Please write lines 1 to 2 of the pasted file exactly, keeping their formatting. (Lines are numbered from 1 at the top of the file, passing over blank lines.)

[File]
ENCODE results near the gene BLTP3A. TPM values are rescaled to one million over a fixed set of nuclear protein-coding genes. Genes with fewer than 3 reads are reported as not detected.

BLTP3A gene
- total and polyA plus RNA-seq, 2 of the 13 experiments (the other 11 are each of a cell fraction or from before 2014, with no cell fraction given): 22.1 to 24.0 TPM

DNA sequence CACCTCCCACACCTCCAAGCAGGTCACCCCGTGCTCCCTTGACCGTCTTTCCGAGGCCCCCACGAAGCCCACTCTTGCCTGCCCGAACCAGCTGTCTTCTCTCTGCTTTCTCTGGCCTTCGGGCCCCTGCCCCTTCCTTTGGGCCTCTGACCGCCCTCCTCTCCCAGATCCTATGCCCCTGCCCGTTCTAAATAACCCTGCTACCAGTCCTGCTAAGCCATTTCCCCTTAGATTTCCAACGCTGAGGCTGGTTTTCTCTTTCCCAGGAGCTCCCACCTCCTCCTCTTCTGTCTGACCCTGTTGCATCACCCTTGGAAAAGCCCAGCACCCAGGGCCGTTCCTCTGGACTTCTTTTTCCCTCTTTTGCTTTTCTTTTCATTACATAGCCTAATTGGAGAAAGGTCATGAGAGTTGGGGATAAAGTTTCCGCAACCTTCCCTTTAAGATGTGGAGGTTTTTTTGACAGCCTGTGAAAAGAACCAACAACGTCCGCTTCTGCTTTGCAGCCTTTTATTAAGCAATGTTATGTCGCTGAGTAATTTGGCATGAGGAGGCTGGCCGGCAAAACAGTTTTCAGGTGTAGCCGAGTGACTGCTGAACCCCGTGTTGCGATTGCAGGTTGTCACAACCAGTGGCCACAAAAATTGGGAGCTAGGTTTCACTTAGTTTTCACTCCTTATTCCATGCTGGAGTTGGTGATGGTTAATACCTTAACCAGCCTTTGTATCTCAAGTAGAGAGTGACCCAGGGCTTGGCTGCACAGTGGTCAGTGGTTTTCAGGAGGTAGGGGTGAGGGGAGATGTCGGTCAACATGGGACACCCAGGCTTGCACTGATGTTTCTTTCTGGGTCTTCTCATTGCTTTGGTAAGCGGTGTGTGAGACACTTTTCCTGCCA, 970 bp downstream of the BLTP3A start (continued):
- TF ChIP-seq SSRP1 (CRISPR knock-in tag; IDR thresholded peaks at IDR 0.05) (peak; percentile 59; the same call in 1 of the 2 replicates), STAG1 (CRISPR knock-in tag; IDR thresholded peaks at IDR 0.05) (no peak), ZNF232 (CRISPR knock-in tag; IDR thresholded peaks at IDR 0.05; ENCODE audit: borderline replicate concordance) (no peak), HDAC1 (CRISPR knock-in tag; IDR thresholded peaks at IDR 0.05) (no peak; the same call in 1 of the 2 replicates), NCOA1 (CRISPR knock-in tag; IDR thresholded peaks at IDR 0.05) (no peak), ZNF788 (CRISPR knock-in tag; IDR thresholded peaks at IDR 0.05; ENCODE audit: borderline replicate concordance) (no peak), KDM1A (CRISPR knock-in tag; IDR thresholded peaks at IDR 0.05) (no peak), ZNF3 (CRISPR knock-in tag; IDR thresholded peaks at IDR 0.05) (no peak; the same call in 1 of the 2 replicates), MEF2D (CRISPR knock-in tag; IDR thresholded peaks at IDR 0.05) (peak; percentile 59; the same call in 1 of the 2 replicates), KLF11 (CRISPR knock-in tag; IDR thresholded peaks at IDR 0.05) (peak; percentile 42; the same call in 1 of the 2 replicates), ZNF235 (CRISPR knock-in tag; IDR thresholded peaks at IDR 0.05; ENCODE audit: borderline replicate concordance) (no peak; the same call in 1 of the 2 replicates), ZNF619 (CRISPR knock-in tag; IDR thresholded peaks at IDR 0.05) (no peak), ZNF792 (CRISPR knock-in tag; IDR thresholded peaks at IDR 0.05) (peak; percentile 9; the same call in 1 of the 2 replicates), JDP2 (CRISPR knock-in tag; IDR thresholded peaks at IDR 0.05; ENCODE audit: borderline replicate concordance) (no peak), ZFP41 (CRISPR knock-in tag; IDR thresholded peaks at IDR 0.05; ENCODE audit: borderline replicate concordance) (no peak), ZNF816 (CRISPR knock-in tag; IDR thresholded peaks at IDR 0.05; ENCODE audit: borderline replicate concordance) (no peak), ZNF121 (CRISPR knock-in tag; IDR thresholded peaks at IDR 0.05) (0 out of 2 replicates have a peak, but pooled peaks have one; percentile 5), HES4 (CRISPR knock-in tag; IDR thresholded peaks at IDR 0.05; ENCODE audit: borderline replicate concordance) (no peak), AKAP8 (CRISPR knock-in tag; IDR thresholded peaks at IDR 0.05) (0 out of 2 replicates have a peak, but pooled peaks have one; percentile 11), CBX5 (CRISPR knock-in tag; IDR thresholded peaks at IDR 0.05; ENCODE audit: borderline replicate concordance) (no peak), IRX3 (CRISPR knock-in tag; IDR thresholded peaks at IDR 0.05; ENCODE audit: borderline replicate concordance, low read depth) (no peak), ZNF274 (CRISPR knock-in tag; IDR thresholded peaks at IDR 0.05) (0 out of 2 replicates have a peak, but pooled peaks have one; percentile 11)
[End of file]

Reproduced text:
ENCODE results near the gene BLTP3A. TPM values are rescaled to one million over a fixed set of nuclear protein-coding genes. Genes with fewer than 3 reads are reported as not detected.

BLTP3A gene